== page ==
Working in parishes helped
archbishop hone priestly skills
Archbishop Alex J. Brunett
Peace and Joy to you!
It has been almost a month since I received a phone call from The Vatican telling me that the Holy Father, Pope Benedict XVI, wanted me to go to Oakland, California, as the apostolic administrator. I apologize I have not written an article for The Catholic Voice. It has taken some time to organize my move here and to meet with all those who have requested a visit. I am sure you can imagine the number of people who wanted to have an appointment with me.
Let me say first off, that I have been welcomed here by the priests and people that I have met. There are so many wonderful priests, sisters and lay people — kind and dedicated to the work of the Church. They have made me feel at home here.
One of the questions you might have on your mind is "Who is this Archbishop? Where did he come from? What's his background?" I can't answer every question, but I can tell you a bit about myself.
I come from a family of 15 children — 12 of us are still living. We grew up in Detroit — the archdiocese for which I was ordained in 1958. I have had several appointments during these years — some to do graduate study, some to teach in the seminary but none more important than to work in parish communities. That has been my life-blood — serving the people of God.
It has given me great challenges and honed my priestly skills. During these years the bishops under whom I served always gave me extra assignments such as head of the Theological Commission, director of Ecumenical and Interreligious Affairs and editorial writer for our archdiocesan paper. Primarily, I spend much time in the official Vatican Dialogues, Lutheran, Anglican, Methodist, Greek Orthodox, Jewish and Muslim. The dialogues are important Vatican efforts to achieve common understandings, actions, convergence, communication and collaboration with major religious groups regarding beliefs and common action. They have been ongoing for 50 years and have produced many positive statements and cooperation. For many of them I helped establish the dialogues and also published several studies and position papers.
Although I have been called out of retirement, I have always been noted for the unlimited energy and enthusiasm I have for the work of ministry. Since I have been here, I am excited about the wide variety of parishes, towns and villages ministered to by dedicated clergy and lay leaders. Added to that is a talented and hardworking staff offering the potential for sound and fulfilling ministry to all of us.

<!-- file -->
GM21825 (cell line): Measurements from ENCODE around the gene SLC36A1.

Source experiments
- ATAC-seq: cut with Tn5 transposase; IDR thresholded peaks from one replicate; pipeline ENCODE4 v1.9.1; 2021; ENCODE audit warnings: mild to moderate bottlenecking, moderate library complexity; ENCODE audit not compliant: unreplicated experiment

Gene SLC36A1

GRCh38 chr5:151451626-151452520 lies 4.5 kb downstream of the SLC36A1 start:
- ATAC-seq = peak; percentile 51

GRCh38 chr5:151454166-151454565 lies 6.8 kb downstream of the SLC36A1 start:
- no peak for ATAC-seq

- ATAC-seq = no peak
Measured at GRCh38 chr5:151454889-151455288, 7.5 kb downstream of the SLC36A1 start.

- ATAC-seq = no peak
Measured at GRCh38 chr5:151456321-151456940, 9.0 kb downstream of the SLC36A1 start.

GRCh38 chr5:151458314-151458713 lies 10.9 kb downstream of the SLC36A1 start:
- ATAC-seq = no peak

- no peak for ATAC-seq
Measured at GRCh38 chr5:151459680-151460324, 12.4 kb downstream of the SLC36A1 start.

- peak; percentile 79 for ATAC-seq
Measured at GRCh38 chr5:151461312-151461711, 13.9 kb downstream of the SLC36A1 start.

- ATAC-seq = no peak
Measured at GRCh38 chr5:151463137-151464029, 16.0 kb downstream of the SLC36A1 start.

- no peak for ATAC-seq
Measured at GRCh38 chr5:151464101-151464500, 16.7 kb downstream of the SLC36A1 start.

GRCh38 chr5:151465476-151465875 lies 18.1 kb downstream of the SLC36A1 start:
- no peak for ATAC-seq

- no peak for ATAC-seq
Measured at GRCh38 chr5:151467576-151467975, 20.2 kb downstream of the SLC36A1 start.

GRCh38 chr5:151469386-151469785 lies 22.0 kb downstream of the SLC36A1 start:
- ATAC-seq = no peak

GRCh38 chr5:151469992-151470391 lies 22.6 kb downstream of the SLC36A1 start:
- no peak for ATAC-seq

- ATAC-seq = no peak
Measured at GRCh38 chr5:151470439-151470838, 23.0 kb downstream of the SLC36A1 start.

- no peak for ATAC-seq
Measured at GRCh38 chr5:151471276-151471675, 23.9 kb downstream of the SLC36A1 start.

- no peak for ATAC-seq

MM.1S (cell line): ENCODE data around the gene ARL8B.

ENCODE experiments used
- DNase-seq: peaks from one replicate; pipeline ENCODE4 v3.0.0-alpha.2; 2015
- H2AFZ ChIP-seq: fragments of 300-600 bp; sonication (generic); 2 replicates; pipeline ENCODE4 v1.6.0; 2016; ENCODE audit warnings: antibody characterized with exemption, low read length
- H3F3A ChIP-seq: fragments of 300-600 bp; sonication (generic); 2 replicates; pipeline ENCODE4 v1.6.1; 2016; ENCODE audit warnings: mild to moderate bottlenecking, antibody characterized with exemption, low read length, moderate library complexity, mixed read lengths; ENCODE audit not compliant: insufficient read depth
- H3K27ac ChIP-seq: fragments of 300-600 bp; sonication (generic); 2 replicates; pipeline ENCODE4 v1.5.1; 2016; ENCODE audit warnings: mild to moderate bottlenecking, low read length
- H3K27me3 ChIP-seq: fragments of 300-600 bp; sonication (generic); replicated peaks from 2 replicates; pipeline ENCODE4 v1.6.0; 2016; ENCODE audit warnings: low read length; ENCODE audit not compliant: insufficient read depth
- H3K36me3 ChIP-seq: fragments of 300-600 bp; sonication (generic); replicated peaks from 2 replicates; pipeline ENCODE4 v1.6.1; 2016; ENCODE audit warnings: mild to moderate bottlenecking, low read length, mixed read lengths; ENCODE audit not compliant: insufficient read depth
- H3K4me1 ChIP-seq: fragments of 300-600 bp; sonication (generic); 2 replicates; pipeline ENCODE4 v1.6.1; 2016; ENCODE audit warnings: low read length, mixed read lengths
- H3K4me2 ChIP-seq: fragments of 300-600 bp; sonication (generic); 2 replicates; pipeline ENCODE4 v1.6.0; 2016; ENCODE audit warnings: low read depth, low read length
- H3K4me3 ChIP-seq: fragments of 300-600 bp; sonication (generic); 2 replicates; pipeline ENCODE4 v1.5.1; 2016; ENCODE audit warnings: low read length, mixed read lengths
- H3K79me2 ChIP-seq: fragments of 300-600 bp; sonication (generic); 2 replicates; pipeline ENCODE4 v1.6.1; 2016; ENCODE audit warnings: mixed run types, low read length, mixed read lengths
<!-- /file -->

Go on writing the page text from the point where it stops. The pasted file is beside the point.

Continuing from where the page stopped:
I have been a priest for 54 years and have learned many things about myself and my attitudes toward ministry. I can assure you that I am:
• Always happy about my priesthood.
• Always joyful about the opportunity to serve the people of God.
• Always hopeful about the future.
• Always willing to tackle any challenge or solve any problem — the only problems we don't solve are the ones we don't do anything about.
• Always refreshed and renewed by the celebrations of the Eucharist. My episcopal Coat of Arms states clearly my motto "The Sign of Faith is the Bread of Life." These words of Christ from John 6 are the heart of the Gospel message.
I am not a politician. I come from a faith tradition that has experience with every form and theory of politics — from kings and princes, queens and matriarchs, Tories and Whigs, tribal chiefs and dictators, Democrats and Republicans.
I believe that the Church has survived all of them because it has lived by sacred principles.
I am not one to pledge fidelity to any political party or theory. I believe one must follow a well-formed conscience and vote for the best qualified and committed candidate regardless of affiliation.
I believe I must always take the high road and live the high calling of principle over the temptation to get immersed and neutralized by issue after issue until we have deleted all sense of personal responsibility.
I believe in the Catholic principle that all people are sacred, created in the image of God and are to be treated as such.
With you I seek the unity of the Church, which means I must have a deep and abiding appreciation for diversity. Unity is not contrived or manufactured. It is not a political politeness. For the Catholic, it is a response to the prayer of Jesus Himself "that all may be one."
I pledge myself to work with you to achieve that level of unity where we can speak the Truth in Love. When we work together we can create a community that reaches out for all people with concern, caring, sharing and sensitivity.
In that way no one can question the credibility of our religious convictions because we have lifted up the sacredness of all life and proclaimed with one Voice: Jesus is Lord.
May God bless our time together!